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    1 Comment for this article
    Availability of Consumer prices
    Michael S. Ellis, MD, FACS | Tulane School of Medicine
    While I appreciate the efforts by the Bernsteins, Rosenthal, et al in pointing out the difficulty patients experience in trying to learn the "actual cost" of health care by all types of providers, other than the quote by Rosenthal that “many health care providers cannot provide reasonable price estimates,” they did not address "why" this problem exists.The reality is that the “charges” by health care providers are essentially meaningless for determination of actual “cost” to the payers or patients, because patients with any form of “coverage” will have underlying (invisible) “allowables” that determine the true costs of the provider.They did state that "people . . . are shielded by third-party payers from the marginal cost of their health care consumption," but without elaboration.The reality is that most providers themselves don’t know what their third party contracts ultimately “allow” their ultimate reimbursable “charge” to be.Other than for cosmetic surgery or other “non-covered” expenses, providers are hesitant to provide a “cash” amount, because they may subsequently learn the patient did have some coverage that requires the provider to recalculate its “charge”.Sadly, federal and state government (Medicare & Medicaid) REFUSE to release contract “allowables” for all healthcare costs (allowables) EXCEPT for physicians’ fee schedules, which are available on the internet; and private insurers REFUSE to release their “allowable” costs for ALL providers (including physicians, who basically are signing “blind” contracts) citing “proprietary” and “contract” reasons.Providers therefor artificially increase their "charges" to assure they are above the "best allowable," and fear that if a lower price is learned by any payer, it will be labeled their "real" charge and their reimbursement will be reduced to that amount.Additionally, our legal system encourages “high charges” by providers because the “awards” by the courts for injuries is based on “charges,” which inures to the benefit of both the injured party and their attorneys, even if later actual payments to those providers is greatly reduced by “cash” discounts, or deciding not to have the treatments. The only way that consumers will ever know the true “costs” to them/payers is if laws or regulations REQUIRE that all third party payers make available, upon request by physician or patient, the contracted discounts (allowable) for any medical providers (hospitals, imaging, lab, DME, medications, physicians etc.).Armed with this information and augmented by “incentives” to truly “shop” for prices, including Health Savings Accounts for payment of deductibles and co-pays; as well as “premium adjustments” - lower premiums for healthy lifestyle choices (weight, annual examinations and tests, regular exercise, etc.), and higher premiums for poor lifestyle choices (smoking, alcohol, obesity, vaccinations, poor compliance with prescriptive medications, etc.), - an actual improvement in cost and health could result. Michael S. Ellis, MD, FACSProfessorTulane Dept. of Otolaryngology-Head & Neck SurgeryNew Orleans, La 70112-2600msellis@tulane.eduCELL: 504-666-9990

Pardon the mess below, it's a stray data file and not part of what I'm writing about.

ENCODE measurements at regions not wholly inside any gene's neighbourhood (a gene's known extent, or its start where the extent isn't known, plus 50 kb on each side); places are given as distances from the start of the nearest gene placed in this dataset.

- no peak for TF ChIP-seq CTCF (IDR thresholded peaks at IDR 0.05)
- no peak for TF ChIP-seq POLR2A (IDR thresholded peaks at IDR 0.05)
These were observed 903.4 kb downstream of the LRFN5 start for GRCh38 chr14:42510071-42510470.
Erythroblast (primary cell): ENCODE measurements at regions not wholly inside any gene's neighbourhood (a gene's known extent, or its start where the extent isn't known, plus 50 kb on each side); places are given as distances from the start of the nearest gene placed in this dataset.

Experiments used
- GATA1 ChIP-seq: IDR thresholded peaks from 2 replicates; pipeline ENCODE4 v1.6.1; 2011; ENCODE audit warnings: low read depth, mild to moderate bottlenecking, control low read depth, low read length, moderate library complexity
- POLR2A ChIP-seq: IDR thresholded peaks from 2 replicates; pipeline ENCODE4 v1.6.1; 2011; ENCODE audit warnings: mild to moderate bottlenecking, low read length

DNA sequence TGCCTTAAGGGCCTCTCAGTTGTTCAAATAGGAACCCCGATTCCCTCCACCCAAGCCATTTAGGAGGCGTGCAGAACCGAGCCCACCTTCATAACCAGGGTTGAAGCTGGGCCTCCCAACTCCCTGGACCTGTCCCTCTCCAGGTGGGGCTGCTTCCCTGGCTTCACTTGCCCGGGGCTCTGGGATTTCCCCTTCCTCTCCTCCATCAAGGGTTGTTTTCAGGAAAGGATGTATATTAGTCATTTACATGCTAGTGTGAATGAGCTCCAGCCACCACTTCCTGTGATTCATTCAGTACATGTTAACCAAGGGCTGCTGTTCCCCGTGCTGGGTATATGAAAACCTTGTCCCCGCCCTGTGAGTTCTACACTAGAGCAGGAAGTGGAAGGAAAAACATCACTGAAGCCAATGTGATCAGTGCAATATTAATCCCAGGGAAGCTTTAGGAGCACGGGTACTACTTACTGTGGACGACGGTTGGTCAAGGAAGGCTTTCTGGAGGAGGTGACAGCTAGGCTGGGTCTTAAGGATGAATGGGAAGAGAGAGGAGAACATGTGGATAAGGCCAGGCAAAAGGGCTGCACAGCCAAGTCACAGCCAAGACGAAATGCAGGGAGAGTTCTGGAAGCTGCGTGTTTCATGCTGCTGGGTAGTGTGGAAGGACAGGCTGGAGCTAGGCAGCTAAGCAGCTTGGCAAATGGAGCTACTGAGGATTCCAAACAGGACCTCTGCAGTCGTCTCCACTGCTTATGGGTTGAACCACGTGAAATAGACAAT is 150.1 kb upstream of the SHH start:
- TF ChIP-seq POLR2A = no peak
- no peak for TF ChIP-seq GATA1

Research Letter
    February 2014

    Availability of Consumer Prices From Philadelphia Area Hospitals for Common Services: Electrocardiograms vs Parking

    Author Affiliations
    • 1student at Haverford High School, Haverford, Pennsylvania
    • 2Department of Orthopaedic Surgery, University of Pennsylvania, Philadelphia
    JAMA Intern Med. 2014;174(2):292-293. doi:10.1001/jamainternmed.2013.12538

    Most people in the United States are shielded by third-party payers from the marginal cost of their health care consumption. It has been suggested that removing that shield would foment concern about price and, in turn, create market pressure to keep prices down.

    Nevertheless, however concerned about prices they may be, consumers cannot act on their concerns if prices are not easily available. This point was raised by Rosenthal et al,1 who attempted to find the price for hip replacement and discovered that “many health care providers cannot provide reasonable price estimates.”

    Still, it may be incorrect to extrapolate the findings of Rosenthal et al1 to all health care because hip replacement is a complex service. The price of a hip replacement may not be known in advance because costs are higher if a special implant will be needed or if the patient requires a prolonged hospital stay. Furthermore, even if hospitals know their typical cost, they may find it unwise to offer hip replacements at that figure. Owing to information asymmetry,2 hospitals selling hip replacements to all comers at their typical cost might find themselves inundated with patients who suspect that their own costs will be higher.